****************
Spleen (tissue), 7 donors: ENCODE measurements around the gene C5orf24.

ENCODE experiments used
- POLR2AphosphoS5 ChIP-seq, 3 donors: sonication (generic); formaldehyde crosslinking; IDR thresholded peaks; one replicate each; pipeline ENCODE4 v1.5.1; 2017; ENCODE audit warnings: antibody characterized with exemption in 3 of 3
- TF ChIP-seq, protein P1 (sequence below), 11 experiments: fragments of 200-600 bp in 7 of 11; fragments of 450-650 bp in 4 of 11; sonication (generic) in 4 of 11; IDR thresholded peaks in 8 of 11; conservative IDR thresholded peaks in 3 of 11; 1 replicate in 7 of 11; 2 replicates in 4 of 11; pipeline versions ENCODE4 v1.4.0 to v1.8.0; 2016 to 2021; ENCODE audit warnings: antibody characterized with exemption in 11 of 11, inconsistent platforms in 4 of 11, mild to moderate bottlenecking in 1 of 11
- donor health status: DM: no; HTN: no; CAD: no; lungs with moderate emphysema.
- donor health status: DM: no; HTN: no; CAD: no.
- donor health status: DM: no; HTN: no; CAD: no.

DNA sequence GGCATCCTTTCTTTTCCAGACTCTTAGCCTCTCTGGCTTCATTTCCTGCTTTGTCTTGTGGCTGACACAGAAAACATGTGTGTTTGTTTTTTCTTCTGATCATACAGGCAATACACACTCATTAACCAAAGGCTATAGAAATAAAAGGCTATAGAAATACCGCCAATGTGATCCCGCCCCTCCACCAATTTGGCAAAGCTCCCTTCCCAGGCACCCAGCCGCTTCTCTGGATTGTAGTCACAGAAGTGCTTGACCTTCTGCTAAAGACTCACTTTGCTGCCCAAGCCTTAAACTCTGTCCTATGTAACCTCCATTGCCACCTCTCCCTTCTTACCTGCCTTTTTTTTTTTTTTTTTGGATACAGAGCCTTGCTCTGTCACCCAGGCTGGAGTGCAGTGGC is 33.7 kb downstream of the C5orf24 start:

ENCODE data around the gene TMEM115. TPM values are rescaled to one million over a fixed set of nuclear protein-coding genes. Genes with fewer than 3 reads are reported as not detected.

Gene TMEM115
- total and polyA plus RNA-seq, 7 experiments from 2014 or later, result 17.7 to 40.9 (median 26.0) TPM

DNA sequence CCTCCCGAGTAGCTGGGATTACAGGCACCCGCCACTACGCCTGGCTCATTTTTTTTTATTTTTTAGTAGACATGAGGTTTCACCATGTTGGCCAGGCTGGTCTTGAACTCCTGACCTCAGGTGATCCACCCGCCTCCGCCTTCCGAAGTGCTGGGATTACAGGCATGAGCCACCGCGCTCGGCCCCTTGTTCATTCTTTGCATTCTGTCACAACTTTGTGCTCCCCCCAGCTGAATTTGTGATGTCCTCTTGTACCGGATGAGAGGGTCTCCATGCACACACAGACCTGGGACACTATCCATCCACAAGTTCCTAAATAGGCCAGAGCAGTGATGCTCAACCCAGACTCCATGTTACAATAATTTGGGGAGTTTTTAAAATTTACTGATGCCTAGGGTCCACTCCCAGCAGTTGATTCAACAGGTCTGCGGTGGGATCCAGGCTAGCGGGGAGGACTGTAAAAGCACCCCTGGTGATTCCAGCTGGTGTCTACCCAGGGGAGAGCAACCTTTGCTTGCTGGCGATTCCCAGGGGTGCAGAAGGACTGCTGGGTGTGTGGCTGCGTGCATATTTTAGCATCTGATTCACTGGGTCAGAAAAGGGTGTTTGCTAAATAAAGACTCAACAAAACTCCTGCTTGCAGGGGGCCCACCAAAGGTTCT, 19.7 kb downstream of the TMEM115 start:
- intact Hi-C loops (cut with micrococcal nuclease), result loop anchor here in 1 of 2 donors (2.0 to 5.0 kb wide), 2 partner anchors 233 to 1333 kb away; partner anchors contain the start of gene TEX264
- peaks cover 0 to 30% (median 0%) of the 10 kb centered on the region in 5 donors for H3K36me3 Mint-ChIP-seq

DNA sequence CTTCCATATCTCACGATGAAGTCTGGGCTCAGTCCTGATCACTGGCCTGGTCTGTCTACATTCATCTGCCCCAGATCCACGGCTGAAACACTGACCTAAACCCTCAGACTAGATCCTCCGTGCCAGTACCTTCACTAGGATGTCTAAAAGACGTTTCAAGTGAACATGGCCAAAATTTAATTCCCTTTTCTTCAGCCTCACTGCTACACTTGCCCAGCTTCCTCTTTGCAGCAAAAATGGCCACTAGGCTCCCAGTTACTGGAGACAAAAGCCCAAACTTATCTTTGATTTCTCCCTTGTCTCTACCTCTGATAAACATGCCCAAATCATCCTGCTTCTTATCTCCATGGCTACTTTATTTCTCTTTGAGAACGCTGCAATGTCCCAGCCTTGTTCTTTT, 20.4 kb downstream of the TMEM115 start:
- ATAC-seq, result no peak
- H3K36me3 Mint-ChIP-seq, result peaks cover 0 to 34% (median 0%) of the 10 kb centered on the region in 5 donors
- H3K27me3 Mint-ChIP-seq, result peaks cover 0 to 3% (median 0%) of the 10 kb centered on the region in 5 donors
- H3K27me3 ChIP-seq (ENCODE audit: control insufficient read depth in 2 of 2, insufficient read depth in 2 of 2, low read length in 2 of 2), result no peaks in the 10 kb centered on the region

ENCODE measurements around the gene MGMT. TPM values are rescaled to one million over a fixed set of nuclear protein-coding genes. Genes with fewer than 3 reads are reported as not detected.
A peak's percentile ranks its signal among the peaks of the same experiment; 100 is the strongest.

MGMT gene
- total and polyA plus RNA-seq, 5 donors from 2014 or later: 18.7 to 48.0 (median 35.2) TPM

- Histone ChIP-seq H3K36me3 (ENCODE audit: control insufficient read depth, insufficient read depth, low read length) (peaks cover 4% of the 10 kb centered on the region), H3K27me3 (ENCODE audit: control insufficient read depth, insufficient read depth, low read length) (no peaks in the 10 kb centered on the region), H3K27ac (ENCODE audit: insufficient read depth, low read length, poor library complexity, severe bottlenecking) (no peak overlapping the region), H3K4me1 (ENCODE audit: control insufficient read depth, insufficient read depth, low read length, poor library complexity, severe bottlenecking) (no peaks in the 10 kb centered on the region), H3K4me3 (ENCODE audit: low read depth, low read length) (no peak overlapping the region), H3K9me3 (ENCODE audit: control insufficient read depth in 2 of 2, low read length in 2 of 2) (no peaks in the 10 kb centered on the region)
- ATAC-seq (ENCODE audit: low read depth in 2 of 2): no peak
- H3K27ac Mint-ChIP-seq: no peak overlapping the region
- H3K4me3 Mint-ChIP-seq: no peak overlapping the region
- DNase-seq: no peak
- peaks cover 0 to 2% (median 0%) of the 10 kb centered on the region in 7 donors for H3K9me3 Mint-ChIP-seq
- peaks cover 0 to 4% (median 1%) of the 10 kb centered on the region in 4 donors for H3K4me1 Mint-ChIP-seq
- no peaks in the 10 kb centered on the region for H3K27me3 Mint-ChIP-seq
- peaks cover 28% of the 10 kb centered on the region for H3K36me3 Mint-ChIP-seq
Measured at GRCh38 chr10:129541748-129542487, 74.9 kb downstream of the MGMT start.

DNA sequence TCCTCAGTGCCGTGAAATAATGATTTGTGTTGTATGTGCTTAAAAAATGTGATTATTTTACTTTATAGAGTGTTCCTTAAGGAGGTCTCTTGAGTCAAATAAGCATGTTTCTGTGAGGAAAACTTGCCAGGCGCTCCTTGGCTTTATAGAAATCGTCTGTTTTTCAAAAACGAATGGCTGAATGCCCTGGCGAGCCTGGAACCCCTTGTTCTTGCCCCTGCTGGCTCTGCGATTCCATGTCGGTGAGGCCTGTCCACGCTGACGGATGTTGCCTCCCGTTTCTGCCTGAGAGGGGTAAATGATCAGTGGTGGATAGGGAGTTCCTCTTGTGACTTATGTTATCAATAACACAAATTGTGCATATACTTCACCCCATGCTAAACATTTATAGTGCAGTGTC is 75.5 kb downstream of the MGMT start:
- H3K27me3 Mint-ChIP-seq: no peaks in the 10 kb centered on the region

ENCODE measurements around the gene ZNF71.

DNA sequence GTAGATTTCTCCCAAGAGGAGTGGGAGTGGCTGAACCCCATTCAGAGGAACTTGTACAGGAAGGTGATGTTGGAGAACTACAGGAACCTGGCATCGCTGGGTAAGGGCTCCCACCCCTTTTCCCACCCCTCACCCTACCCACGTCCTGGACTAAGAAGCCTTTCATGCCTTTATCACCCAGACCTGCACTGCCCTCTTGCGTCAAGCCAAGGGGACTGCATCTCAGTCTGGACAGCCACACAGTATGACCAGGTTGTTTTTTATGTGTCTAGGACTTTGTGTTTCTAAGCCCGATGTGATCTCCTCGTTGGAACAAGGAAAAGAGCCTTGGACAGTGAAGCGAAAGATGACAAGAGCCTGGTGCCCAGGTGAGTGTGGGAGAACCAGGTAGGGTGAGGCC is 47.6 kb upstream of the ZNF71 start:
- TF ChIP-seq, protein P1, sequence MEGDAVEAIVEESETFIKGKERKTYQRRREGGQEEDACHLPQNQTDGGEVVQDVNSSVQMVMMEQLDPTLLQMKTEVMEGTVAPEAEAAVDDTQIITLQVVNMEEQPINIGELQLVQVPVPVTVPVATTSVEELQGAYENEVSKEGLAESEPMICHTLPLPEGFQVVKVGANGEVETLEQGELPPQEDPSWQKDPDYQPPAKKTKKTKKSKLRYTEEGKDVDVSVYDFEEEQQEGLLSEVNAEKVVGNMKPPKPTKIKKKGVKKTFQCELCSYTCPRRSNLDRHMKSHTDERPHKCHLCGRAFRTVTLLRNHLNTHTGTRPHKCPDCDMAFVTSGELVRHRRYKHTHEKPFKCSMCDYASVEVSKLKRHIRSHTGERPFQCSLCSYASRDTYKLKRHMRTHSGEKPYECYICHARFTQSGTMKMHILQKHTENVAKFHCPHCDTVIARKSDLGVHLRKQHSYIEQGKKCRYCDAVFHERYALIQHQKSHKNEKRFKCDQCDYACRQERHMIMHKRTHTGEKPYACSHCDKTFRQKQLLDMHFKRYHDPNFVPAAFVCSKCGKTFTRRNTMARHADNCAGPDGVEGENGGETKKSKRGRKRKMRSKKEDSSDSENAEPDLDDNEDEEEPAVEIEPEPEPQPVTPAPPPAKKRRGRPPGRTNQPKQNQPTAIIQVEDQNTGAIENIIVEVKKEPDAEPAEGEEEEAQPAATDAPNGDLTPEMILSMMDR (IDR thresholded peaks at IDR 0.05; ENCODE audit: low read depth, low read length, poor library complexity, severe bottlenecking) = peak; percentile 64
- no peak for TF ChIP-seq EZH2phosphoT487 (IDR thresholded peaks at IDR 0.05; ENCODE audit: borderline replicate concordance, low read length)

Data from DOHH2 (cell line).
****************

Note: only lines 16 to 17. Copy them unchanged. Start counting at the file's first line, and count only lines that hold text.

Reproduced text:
- ATAC-seq, result no peak
- H3K36me3 Mint-ChIP-seq, result peaks cover 0 to 34% (median 0%) of the 10 kb centered on the region in 5 donors